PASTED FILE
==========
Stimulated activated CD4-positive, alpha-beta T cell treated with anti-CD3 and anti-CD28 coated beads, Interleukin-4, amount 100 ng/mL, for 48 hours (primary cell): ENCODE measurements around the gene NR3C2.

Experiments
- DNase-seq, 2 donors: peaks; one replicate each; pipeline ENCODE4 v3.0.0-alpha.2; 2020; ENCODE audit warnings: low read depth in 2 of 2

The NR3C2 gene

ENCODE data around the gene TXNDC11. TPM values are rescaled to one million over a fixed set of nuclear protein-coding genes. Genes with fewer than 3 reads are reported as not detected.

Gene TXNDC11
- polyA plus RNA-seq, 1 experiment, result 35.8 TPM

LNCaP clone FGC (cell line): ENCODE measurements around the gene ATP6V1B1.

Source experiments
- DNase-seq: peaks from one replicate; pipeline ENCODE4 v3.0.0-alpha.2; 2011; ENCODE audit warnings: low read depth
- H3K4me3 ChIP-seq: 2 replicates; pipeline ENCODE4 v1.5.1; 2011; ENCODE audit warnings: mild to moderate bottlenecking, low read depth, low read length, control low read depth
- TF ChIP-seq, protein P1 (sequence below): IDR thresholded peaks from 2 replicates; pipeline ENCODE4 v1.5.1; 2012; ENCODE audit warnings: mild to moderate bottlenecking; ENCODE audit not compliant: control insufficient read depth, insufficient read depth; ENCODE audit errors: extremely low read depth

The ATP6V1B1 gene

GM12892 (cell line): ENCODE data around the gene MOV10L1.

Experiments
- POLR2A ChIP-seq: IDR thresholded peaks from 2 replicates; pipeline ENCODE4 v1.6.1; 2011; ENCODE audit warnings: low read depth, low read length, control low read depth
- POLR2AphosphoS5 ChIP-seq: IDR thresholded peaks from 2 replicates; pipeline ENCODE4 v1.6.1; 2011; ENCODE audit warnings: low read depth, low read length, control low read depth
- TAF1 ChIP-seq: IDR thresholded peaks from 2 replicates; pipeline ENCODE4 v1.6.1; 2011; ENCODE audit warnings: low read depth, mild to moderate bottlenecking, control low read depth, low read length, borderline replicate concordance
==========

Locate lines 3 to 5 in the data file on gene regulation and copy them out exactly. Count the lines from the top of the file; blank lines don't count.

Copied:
- DNase-seq, 2 donors: peaks; one replicate each; pipeline ENCODE4 v3.0.0-alpha.2; 2020; ENCODE audit warnings: low read depth in 2 of 2

The NR3C2 gene

ENCODE data around the gene TXNDC11. TPM values are rescaled to one million over a fixed set of nuclear protein-coding genes. Genes with fewer than 3 reads are reported as not detected.